Alex Rodriguez has started working out and performing baseball activities in preparation for spring training next year. His suspension from baseball will be over but will still be owed around $61 million dollars on his current contract with the Yankees. He is planning on playing for the Yankees next season. The Yankees brass, from Hal Steinbrenner to Brian Cashman to Joe Girardi, have all stated that they expect to see Rodriguez in the lineup in 2015. None of the other 29 teams appears to be in a rush to trade for the former three time MVP. Are the Yankees stuck with the expensive erstwhile star? If so, can he contribute to a major league team at age 40?
The A-Rod dilemma will be a story-line throughout the off-season, but one can already see certain points of the Yankee thought process regarding Rodriguez take shape this season. First of all, there is zero chance of Rodriguez being Derek Jeter‘s replacement at shortstop next season. A-Rod hasn’t played the position in over a decade and is coming off multiple hip surgeries. He would possibly be the one shortstop with less range than Jeter. No, Rodriguez will not play a single inning at shortstop in 2015.
But what about third base? At 40-years-old, coming off a PED suspension following several injury-plagued years, is he in any shape to play the hot corner? Prior to the trade for Chase Headley, most Yankee fans used to the likes of Rodriguez, Yangervis Solarte, Jason Nix and Eduardo Nunez manning third base would have affirmed Rodriguez’s continued ability to play third. However, now that they have caught a glimmer of how that position is supposed to be played defensively, few would want to revert to the rangeless, error-prone days of yore. Rodriguez has not been a good defensive third basemen in years and to suspect improvement after missing a year and entering his 40s would be foolhardy.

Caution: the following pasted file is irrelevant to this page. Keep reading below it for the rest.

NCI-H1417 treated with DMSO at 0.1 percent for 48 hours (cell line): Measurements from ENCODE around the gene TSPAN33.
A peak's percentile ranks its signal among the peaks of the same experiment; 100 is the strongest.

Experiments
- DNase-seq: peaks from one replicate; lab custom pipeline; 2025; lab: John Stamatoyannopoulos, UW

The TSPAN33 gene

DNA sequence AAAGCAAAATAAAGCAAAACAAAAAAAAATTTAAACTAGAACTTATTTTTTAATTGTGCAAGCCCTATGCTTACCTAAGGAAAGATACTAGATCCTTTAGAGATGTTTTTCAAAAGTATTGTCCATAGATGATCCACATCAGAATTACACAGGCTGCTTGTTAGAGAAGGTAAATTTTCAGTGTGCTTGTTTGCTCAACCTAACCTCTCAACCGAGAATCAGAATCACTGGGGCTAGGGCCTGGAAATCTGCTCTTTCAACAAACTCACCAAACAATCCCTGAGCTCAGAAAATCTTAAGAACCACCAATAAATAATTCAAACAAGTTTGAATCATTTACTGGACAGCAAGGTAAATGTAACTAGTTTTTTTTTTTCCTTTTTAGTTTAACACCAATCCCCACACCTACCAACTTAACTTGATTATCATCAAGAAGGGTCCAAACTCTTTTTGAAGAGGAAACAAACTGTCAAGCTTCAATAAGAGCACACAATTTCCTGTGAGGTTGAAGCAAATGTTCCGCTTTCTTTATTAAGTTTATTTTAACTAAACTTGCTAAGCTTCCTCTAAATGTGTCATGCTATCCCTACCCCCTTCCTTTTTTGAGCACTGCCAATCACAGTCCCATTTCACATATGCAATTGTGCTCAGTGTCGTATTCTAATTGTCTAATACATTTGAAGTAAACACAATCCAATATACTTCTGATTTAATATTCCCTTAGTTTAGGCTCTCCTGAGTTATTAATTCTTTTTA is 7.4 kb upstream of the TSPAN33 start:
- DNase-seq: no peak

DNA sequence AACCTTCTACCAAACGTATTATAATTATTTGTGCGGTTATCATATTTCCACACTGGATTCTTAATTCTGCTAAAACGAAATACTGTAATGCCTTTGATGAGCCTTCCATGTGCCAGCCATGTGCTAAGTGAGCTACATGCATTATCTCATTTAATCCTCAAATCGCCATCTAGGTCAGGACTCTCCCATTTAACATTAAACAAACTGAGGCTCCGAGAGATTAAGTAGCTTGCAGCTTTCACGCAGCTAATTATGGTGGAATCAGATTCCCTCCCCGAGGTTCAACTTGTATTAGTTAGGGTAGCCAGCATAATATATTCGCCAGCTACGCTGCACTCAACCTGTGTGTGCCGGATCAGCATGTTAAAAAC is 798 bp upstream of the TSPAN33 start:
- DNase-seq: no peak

Therefore, the only position A-Rod is qualified to play is DH. But how good of a DH can he be? That is the truly the biggest question regarding Rodriguez entering next season. It is quite obvious to nearly everyone who watches the game that he is a liability in the field under a best case scenario, but if he can still hit, he will provide value, especially to a lineup that has struggled to score runs for two seasons. What should the expectations be for an aging former superstar who hasn’t played in 150 games since 2007?
Rodriguez should retain enough strength to be a legitimate power threat and has shown he has the hand-eye coordination to rack up base hits. He has lost his doubles power and has morphed into a singles and home run hitter the last few years. This type of hitter could actually fit nicely into the Yankee lineup next season in the number 2 spot breaking up the lefties Brett Gardner and Jacoby Ellsbury. In such a role, he would be able to contribute to the Yankee offense without it centering on the former star. He could probably be counted upon for 20-25 home runs, even at this stage of his career, which would be among the Yankee leaders the last two seasons.
The biggest problem with Rodriguez for Yankee fans who wish for the Bombers to simply cut ties with the star, is that it seems like he can still play. This is not the case of a player having nothing left. While admittedly a shell of his former self, anyone who doesn’t think that a player who hits .270 with 25 home runs and 75 RBI would help the Yankees this season or next would be a liar. Rodriguez can play a role for the Yankees next season, and assuming he keeps his mouth shut and stops suing people, he will be on the Yankees’ Opening Day roster.